Call issued for feds to 'butt out' of right-to-work decisions

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[Editor’s note: This story originally was published by Real Clear Policy.]

By Justin Owen
Real Clear Policy

Since the 1940s, numerous states have protected workers’ freedoms with what are known as right-to-work laws. These laws state that workers can neither be forced to join a union and pay dues — or be prohibited from joining — in order to get or keep their jobs.

Over the years, more and more states have joined the right-to-work ranks by extending these protections to employees. In states without such laws, workers can be forced to pay “agency fees” to unions they don’t belong to and don’t want to join. These agency fees are then used to fund the unions’ activity, including the political machines they have built to wield power in Washington, D.C. and in state capitols across the country.

States without right-to-work often wind up with bigger government, higher taxes, and higher debt, primarily driven by union influence over their policy decisions. They are also less economically vibrant. Right-to-work states have higher real income growth, employment growth, and population growth. According to NERA Economic Consulting, between 2001 and 2016, employment grew by 27 percent in right-to-work states versus just 15 percent in states without these protections. If all states protected worker freedom with a right-to-work law, there would be 249,000 more Americans in the workforce.

But this isn’t just a matter of convincing the 22 states without a right-to-work law to join suit. It’s now about convincing the federal government to butt out. After seizing control of Congress with the help of unions — and by extension the agency fees of non-union workers in those 22 states — Democratic leaders quickly pushed the PRO Act. Among many major changes to federal workplace laws, the PRO Act would overturn all state right-to-work laws across the country. This would be one of the largest federal power grabs and intrusions into workers’ rights in generations. Speaker Pelosi has successfully passed the PRO Act in the U.S. House, but it remains short of the 60 votes needed for passage in the Senate.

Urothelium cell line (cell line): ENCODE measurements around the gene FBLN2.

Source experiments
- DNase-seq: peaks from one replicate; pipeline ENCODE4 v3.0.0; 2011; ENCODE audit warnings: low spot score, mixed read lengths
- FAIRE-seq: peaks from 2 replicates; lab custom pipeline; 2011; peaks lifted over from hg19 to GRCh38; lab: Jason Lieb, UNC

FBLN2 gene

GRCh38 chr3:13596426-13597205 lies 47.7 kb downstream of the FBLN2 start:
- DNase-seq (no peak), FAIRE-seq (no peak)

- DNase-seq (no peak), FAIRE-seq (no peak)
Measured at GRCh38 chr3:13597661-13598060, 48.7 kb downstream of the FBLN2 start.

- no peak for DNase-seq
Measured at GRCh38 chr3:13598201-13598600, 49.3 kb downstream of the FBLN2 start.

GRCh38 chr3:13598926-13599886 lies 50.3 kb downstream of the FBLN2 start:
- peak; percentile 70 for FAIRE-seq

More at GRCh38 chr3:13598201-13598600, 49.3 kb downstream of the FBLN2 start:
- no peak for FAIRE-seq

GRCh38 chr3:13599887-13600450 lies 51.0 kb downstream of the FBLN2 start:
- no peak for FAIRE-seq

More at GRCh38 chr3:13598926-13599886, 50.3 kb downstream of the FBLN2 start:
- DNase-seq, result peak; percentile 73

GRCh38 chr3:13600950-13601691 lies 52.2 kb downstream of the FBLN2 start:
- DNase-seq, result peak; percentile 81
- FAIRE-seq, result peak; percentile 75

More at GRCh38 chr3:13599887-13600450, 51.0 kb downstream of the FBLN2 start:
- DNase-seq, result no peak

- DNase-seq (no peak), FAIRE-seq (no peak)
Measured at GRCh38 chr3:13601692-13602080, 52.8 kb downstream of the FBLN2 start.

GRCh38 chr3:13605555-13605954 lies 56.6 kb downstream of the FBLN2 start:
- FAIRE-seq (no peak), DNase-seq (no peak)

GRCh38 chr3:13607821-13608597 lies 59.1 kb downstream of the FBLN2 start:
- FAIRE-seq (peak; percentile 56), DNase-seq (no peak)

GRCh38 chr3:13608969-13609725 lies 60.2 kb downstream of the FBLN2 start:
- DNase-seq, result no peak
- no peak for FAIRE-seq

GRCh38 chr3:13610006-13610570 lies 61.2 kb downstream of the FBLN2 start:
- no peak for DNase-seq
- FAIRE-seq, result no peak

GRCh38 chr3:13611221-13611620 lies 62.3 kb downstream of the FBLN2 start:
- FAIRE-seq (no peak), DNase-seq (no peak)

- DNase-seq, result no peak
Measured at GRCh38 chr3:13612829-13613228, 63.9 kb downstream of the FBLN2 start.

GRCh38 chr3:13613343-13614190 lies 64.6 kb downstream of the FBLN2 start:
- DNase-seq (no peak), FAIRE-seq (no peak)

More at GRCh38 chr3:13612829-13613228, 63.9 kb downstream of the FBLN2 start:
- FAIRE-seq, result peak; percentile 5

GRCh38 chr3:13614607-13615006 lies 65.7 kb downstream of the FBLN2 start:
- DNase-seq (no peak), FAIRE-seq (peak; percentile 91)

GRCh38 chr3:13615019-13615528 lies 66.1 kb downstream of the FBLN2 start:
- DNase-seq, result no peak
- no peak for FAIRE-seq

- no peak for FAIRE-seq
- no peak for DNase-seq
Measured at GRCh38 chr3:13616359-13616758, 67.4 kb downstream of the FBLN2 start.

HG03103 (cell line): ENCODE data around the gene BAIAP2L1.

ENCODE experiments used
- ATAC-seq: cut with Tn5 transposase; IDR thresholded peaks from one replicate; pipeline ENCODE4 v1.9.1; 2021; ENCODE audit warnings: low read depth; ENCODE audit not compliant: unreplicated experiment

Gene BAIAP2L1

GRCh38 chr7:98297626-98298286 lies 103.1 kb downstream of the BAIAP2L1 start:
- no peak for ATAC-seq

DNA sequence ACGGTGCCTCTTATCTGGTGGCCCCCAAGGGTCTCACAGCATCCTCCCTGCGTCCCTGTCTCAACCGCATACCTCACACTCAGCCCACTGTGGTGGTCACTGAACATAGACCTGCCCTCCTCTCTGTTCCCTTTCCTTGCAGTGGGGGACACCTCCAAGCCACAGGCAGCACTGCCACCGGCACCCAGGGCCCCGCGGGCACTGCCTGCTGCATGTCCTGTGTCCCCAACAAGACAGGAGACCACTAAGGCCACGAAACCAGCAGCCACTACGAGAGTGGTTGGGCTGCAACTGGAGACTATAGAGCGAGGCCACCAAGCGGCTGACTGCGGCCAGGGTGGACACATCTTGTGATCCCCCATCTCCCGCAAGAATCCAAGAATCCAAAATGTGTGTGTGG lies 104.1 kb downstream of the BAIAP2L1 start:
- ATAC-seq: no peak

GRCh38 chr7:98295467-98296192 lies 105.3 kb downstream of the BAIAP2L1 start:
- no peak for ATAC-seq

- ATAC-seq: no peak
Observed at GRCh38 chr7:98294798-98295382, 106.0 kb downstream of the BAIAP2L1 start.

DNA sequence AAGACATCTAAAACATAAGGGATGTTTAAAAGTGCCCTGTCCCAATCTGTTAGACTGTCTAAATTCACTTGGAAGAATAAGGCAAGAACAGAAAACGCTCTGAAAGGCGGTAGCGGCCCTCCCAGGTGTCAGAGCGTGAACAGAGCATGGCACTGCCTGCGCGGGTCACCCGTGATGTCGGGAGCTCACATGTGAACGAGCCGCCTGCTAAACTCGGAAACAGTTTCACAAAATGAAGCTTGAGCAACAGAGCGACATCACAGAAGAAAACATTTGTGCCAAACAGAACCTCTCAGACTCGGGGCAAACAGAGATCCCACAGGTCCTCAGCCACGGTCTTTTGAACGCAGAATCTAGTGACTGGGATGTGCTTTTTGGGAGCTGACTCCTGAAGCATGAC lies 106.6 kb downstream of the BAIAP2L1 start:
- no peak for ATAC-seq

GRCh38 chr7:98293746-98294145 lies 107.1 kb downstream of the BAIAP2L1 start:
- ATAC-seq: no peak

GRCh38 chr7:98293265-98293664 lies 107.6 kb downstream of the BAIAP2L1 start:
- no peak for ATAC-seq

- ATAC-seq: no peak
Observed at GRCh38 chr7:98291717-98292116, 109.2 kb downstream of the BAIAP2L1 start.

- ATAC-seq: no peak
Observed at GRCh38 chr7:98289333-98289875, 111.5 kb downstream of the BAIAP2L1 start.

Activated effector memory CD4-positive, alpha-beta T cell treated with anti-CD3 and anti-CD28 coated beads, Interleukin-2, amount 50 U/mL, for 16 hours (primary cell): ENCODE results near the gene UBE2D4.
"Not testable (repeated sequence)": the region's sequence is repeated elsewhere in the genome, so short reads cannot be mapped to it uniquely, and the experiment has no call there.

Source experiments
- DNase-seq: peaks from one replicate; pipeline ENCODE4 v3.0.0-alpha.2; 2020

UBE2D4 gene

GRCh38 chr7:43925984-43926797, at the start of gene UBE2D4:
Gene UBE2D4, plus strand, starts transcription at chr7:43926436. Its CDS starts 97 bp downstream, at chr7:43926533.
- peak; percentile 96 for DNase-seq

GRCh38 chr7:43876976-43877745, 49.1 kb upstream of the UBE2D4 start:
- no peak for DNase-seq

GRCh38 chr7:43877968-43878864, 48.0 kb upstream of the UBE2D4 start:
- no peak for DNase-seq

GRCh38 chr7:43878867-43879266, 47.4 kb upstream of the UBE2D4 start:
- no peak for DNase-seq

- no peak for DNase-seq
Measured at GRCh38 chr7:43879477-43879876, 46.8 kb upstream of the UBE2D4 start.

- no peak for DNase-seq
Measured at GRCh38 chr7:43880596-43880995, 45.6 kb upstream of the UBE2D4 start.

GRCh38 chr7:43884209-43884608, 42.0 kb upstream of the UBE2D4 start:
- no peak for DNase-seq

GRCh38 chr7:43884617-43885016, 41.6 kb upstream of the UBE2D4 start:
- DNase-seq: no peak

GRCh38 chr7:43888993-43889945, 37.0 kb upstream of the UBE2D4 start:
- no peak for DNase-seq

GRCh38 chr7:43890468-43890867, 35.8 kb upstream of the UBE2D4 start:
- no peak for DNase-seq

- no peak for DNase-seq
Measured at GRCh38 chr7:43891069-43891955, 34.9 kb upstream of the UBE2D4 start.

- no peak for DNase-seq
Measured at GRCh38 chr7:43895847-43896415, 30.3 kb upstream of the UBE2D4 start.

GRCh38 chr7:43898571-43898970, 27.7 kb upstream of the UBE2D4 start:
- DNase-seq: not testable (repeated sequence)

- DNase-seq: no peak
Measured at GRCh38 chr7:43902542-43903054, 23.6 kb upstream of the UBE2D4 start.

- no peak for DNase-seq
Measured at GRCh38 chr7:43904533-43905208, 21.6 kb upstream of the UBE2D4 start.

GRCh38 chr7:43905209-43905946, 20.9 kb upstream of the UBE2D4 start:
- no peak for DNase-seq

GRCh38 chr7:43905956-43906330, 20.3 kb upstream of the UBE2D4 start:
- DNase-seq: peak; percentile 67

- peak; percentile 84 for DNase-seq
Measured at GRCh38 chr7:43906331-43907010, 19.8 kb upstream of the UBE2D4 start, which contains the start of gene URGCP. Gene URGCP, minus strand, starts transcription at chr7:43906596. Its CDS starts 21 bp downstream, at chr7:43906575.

But not all states are sitting idly by waiting to see what the Senate will do. Tennessee, for example, has placed a right-to-work constitutional amendment on the ballot next November. The North Carolina legislature is debating the same. If ratified by voters, two more states will make right-to-work a fundamental constitutional right. And this will occur on the 75th anniversary of both states’ passage of their original right-to-work law.

By making this a constitutional right, state citizens can send a strong message to D.C. politicians that this is a local decision, not one that should be made inside the Beltway. And as unions attempt to chip away at right-to-work protections in other states, those with right-to-work constitutional amendments can fend off these attacks and protect this important right not just for present-day workers, but for generations of employees to come.

The urgency of this action just became even more stark. Ford Motor Company recently unveiled its largest ever manufacturing project, planning a massive electric truck and battery facility in rural Tennessee just east of Memphis. On the very same day of the announcement, the United Auto Workers said that the plant would be unionized. Undoubtedly, the plant’s projected 5,700 workers will be heavily pressured by the UAW into joining the union. Fortunately, those who don’t want to join will get to keep their hard-earned income. Without the state’s right-to-work law, they wouldn’t be so lucky.

Right-to-work is responsible for much of the contrast between economically shriveling states and states with thriving economies. Rather than wipe that all away with a single vote, Congress needs to leave the decision about whether to protect worker freedom to the states where it belongs.

Justin Owen is president & CEO of the Beacon Center of Tennessee, the state’s premier free market think tank.

[Editor’s note: This story originally was published by Real Clear Policy.]


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